surgeons an infectious smile. So, they changed their minds and agreed to amputate his leg. After the surgeons saved his life, the patient eventually was able to walk on crutches out of the hospital. In this situation, and in many others like it, EBM is impractical to apply. In the medical response to the earthquake in Haiti, EBM was substituted with what I was taught by my mentors as a medical student in the mid-1970s: the best well-intentioned evidence culled from a lifetime of experience studying medicine and caring for patients.
Unrealistic as it may sound, we should concentrate less on medical advances at the margins and more on prevention, health promotion and wellness, while bringing the entire receptive world up to decent medical standards by eliminating preventable childhood diseases, ending war, reducing poverty and protecting the environment.
The same philosophy applies to medicine practiced in harsh, wilderness environments. Physicians who accompany climbers on Mount Everest would love to have perfect evi- dence about the best ways to treat mountain sickness and other high-altitude-related illnesses. But mountain medicine being what it is, there are a lot of opinions and slowly emerg- ing facts. Difficult environments (Haiti and Everest, for example) raise questions about how best to practically apply evidence while not losing sight of doctoring attributes, such as clinical knowledge, experience, intuition and common sense. The data generated by reviewing flawed studies in order to generate an EBM recommendation compounds the difficul- ties. David Sacket, M.D., says, “Half of what you’ll learn in medical school will be shown to be either dead wrong or out of date within five years of your graduation; the trouble is that nobody can tell you which half.” If we can only be certain of half of what we learn, what does that say about how sure anybody can be about the evidence? We should judge, but not rush to judgment. Perhaps the most difficult environment of all is the seem- ingly endless debate about what constitutes quality in health- care. It will take many years and an army of researchers and statisticians to find consensus. Perhaps we in medicine need to modify somewhat the perspective, or at least the methods of introduction, of EBM. Let’s never lose sight of providers. We can’t afford to have them demoralized. We spend a lot of time appropriately cel- ebrating the gold medal winners who have advanced science, but we need to find an equally meaningful way to recognize the folks in the trenches. Do we want clinicians to spend their precious time learning how to navigate an EMR, or do we
want them with their hands, eyes and ears at work examin- ing patients and guiding their care? If you live in a developed country, you’re pretty well off compared to people who are starving. Unrealistic as it may sound, we should concentrate less on medical advances at the margins and more on preven- tion, health promotion and wellness, while bringing the entire receptive world up to decent medical standards by eliminating preventable childhood diseases, ending war, reducing poverty and protecting the environment.
The health profession should not shirk from taking a stand on some of the most provocative issues of our time. Improv- ing the quality, safety and cost of care hinges on developing evidence to answer questions such as these: • What is the impact of changes in the natural environment on human health?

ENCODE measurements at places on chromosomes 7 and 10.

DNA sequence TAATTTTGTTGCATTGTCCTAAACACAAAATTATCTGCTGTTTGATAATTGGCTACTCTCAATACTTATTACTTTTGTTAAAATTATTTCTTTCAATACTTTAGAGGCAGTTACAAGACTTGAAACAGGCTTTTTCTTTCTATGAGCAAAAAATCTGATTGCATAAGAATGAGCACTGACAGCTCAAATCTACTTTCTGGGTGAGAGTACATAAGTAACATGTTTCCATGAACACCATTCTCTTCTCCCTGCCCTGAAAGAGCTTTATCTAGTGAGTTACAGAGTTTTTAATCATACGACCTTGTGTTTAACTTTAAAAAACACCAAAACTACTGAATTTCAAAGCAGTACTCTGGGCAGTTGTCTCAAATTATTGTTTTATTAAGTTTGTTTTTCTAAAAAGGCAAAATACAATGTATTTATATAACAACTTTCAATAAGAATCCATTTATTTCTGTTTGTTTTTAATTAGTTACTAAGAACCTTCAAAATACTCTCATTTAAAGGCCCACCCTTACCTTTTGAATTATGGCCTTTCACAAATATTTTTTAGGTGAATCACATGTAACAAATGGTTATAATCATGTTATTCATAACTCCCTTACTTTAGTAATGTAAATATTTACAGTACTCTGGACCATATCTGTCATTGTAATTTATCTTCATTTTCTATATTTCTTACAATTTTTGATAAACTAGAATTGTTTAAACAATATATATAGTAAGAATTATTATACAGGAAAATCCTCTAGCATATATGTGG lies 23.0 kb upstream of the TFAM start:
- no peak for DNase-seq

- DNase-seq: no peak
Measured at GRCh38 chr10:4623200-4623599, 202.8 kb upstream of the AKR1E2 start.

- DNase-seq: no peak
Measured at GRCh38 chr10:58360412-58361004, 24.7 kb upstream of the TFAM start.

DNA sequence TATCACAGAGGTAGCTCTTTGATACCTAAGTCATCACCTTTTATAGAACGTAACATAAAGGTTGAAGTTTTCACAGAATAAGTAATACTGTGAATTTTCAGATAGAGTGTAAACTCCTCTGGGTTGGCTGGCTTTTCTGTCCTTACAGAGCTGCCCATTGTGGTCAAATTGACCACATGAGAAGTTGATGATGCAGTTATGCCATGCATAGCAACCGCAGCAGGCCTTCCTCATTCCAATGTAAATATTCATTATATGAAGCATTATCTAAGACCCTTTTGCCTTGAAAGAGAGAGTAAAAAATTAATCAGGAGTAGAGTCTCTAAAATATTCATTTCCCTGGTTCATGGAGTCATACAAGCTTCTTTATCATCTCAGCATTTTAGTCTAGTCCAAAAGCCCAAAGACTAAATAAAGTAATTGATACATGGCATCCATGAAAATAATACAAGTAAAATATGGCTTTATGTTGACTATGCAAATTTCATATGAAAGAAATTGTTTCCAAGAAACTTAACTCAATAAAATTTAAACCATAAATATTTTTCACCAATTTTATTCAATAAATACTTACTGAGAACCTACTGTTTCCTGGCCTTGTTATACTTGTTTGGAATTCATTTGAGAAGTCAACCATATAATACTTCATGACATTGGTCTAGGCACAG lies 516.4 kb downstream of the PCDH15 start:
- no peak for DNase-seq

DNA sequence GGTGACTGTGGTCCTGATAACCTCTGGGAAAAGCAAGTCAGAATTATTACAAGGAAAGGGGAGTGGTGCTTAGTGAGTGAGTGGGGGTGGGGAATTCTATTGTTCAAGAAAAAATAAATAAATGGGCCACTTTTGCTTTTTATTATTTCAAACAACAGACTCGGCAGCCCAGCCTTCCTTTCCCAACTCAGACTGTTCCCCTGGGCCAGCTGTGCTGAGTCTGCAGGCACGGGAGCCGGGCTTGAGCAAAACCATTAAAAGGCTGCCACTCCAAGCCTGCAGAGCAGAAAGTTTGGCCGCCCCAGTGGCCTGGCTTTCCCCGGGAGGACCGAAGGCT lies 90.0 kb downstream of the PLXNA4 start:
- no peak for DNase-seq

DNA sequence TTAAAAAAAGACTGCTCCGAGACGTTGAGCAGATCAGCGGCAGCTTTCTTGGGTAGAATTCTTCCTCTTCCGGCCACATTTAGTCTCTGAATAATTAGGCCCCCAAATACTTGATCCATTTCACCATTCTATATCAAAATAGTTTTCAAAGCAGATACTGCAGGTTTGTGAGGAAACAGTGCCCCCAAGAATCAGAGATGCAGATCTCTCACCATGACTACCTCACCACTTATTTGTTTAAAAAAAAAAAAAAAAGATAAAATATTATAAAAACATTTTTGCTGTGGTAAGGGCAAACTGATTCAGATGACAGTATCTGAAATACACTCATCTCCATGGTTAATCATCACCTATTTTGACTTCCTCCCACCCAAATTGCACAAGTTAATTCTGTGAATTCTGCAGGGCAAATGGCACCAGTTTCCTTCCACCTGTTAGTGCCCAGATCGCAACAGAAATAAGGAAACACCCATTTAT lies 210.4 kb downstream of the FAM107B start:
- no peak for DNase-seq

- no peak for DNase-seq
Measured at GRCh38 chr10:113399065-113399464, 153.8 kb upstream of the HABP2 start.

• How can healthcare implement a moral, compassionate approach to dying while avoiding the ICU?
• How does adequate funding for healthcare research be- come a national priority?
• Do our leading politicians get their counsel from persons knowledgeable about healthcare and the doctor-provider relationship?
As healthcare organizations work to promote evidence- based practice, they must also support clinicians in their multiple roles as lifelong learners, team players, champions of standards and rules, system innovators, quality and safety experts, and advocates for patients and the public. Of course, with more and better evidence, physicians are under pres- sure to know everything all of the time. Technology is going to play a large role in helping physicians cope with that data deluge. EMRs (both for physicians and hospitals), predictive tools that analyze all the “big data” on populations and clinical reference tools (particularly those that can be integrated into the workflow and brought effectively to the point of care) can help physicians quickly mine the current research residing in hundreds of medical journals and articles published around the world. Large, effective collections of current information, such as ClinicalKey (see example on next page), that con- tinuously strive for ease of use, comprehension, global reach, impact and relevance will be part of the essential foundation. Other goals should be to allow practitioners to easily share clinical knowledge with their colleagues, recognize the nu- ances of medical literacy and find ways to face patients with useful prescriptions for information.
I have a few requests for the EBM-based medical com-
munity, including researchers, chief information officers, healthcare organizations, associations, medical schools and think tanks: • Share stories that make EBM relevant to physicians. Bring EBM to where the providers live.
• Create forums to discuss errors that emanate from EBM. Legendary clinician Dr. Eugene Stead reportedly said, “The accurate recording of inaccurate data is not a useful pastime.” Mistakes will be made.
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